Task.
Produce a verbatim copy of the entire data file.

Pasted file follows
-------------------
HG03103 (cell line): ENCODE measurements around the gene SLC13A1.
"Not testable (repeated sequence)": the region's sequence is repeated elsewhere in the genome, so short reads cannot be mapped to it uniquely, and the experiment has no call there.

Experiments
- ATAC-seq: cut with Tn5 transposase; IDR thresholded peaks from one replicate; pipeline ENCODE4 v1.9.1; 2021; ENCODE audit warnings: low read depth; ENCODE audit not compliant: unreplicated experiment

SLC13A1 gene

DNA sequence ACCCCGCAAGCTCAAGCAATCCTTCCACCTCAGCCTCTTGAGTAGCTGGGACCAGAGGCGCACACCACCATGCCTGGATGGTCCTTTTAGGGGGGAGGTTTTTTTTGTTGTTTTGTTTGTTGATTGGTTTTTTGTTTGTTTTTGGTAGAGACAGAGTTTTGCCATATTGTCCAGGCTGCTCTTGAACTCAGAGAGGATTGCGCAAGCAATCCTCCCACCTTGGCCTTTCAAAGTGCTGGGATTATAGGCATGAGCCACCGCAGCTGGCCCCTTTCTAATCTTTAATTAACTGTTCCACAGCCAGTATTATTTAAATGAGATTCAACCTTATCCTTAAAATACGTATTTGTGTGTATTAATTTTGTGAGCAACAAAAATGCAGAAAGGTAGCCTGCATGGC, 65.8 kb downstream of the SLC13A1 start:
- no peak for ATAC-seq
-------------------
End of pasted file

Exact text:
HG03103 (cell line): ENCODE measurements around the gene SLC13A1.
"Not testable (repeated sequence)": the region's sequence is repeated elsewhere in the genome, so short reads cannot be mapped to it uniquely, and the experiment has no call there.

Experiments
- ATAC-seq: cut with Tn5 transposase; IDR thresholded peaks from one replicate; pipeline ENCODE4 v1.9.1; 2021; ENCODE audit warnings: low read depth; ENCODE audit not compliant: unreplicated experiment

SLC13A1 gene

DNA sequence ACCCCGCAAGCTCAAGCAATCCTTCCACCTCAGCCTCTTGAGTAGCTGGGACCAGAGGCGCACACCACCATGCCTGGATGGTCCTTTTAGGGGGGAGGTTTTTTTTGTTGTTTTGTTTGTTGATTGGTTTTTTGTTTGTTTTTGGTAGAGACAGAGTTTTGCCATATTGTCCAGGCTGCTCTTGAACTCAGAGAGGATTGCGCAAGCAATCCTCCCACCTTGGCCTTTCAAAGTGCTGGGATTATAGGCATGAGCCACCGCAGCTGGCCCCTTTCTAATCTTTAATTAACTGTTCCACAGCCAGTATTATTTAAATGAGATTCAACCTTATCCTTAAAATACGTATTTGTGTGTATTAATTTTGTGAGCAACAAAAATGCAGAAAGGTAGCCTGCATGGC, 65.8 kb downstream of the SLC13A1 start:
- no peak for ATAC-seq